Writer: Cullen Bunn, John Barber
Artist Fico Ossio
Colors: Sebastian Cheng
Letters: Tom B. Long
Review by Gregory Brothers
For a long time in the 1980’s, Marvel comics got into the licensed character game. Included in those we such Franchises as Transformers, G.I. Joes, Micronauts and ROM. As the toy lines became less, popular the demand for the comics also slowly began to drop-off until Marvel let the rights to these franchises expire. After bouncing around different companies for the last few decades G.I. Joe and Transformers both found stable homes in the IDW lines. Since then both have started to build back up their readership, while Transformers has become one of the most politically poignant comics that are out there with stories of changing alliances, betrayal, and redemption as big themes. Since then IDW has also acquired the rights to ROM and The Micronauts, both of whom launched new series earlier this year, in addition to adding M.A.S.K and Action Man. Having all of these franchises under one roof is the dream to anyone who grew up in the 80s watching the cartoon on Saturday morning. Add into the fact that IDW has decided to mash these universes together you not only get every 80s school kids dreams but you also end up with Revolution, which is being written by Cullen Bunn and John Barber.
With all of these franchises, you have a very large cast of characters that you can pull from so the first concern that I had was how would they be introduced without overwhelming the reader with information and characters. After reading this first issue those concerns were quickly negated as Bunn and Barber do an excellent job of bringing in just enough characters to give old readers some nostalgia, while hooking new readers into this new shared universe. The action starts from the very first scene as Action Man is seen responding to an unknown distress call deep in the mountains. Action Man makes it to the source of the call in time, however he is not able to complete the mission before an explosion rocks the mountainside. Quickly we find out that the explosion was caused by and element call Ore-13. Readers of the Transformers line will know that Ore-13 has been at the center of many of the current story lines that are taking place. Since the relationship between the Transformers and the humans is already strained, the situation with Ore-13 does nothing to help mend those fences and instead leads to the involvement of the world’s most elite fighting force, G.I.Joe. As we as comic book readers have gotten use to rather than discuss the issue at hand, weapons are brandished much to quickly and issue one ends with a surprise death.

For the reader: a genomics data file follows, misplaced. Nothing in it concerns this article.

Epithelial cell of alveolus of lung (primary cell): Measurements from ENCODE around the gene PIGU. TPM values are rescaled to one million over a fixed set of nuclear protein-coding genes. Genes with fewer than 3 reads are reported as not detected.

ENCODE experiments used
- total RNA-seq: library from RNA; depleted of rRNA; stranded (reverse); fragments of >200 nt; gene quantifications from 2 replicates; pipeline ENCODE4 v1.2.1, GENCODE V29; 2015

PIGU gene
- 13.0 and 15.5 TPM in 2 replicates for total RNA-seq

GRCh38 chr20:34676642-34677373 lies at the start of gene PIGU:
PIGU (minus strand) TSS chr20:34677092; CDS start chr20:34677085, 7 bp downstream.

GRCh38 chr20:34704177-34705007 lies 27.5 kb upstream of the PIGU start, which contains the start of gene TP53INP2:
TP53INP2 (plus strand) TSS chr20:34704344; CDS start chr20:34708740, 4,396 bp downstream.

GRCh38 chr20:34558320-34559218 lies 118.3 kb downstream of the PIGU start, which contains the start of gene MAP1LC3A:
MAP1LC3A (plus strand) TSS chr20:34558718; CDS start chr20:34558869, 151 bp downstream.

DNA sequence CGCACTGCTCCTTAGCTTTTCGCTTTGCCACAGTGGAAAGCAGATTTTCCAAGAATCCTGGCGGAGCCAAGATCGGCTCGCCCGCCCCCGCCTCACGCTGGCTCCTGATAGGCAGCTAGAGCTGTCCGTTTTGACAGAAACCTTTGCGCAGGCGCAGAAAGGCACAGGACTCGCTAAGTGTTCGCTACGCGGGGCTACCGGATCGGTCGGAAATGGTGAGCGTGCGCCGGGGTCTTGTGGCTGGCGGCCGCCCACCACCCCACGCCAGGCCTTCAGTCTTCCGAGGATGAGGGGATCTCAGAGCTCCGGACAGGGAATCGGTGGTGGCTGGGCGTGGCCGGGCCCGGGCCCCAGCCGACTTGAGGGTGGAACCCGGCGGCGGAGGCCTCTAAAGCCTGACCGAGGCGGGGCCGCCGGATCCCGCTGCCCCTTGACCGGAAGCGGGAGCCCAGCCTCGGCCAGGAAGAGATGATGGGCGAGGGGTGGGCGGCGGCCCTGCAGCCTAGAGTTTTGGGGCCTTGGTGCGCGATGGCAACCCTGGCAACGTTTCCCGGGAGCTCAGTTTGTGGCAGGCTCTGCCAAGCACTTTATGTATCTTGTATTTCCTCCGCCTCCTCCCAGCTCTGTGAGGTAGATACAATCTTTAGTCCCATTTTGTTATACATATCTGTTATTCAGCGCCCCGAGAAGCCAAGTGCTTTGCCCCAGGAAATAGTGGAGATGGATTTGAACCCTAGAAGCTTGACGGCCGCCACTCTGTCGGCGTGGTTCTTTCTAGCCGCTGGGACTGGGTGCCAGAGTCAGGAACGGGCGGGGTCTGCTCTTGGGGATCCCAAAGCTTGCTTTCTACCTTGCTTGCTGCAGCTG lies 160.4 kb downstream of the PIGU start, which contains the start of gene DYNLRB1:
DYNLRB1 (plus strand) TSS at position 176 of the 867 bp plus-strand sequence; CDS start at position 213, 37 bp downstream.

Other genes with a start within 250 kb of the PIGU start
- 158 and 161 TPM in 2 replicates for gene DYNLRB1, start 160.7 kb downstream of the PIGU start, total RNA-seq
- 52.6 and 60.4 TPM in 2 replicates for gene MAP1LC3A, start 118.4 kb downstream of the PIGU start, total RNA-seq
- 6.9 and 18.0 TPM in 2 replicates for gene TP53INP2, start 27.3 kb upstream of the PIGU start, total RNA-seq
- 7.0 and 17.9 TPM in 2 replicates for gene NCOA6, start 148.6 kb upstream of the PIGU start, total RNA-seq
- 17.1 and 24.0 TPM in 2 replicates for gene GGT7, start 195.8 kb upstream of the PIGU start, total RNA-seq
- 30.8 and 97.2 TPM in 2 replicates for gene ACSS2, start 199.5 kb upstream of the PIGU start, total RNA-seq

With as much action that is packed into Revolution, it does not feel like it has forced upon us as just a bunch of people fighting each other. Instead, we get to understand that even though this is the start of the official shared universe these characters have some history, as references are made to previous G.I. Joe/ Transformers crossover events. The numbers of characters from each side are kept at a minimum with no one for the Micronauts or M.A.S.K line showing up yet. By slowly introducing the characters it allows for new readers to get a better understanding of who these people are and not just a bunch of robots and soldiers with guns shooting at people. I feel as if Bunn and Barber must have really taken the time to study and know these characters before they jumped into writing this first issue. Everyone here acts as if I would have expected them to act if this type of situation would have happened in their own books. I can almost hear the despair in Optimus Primes voice, as he knows that once again, the Autobots will be blamed for the explosion involving the Ore-13, and there is nothing he can do about that.
The art is bright and colorful and really makes everyone on the page pop. The size that Ossio draws the Transformers at helps to remind the reader how big of a threat they are to the Earth if they would want to be. The emotions that Scarlet shows as she realizes what has happened, and what she and her fellow Joes are up against is drawn perfectly. The rain mixed with tears really hit home as to the weight of what has just happens hits the reader right in the gut. The action sequences draw toy into the scene and you forget that you are reading a print comic at times. I got done reading this comic and could feel my heart beating a little faster and just wondered where this goes next as both sides are licking their wounds in preparation for the next step.
In Revolution #1 Bunn and Barber show in this first issue that they have the ability to take a large cast and boil it down to a very simple message with a very simple goal. If you have ever been looking to jump into any of these books then this is the perfect chance. There is enough there so that long time readers will not feel shorted, but not so much that new readers will feel overwhelmed. Moreover, if you are a child of the 80s and ever dreamed of a chance when you could see Roadblock fire a missile launcher at a Transformer then this is your chance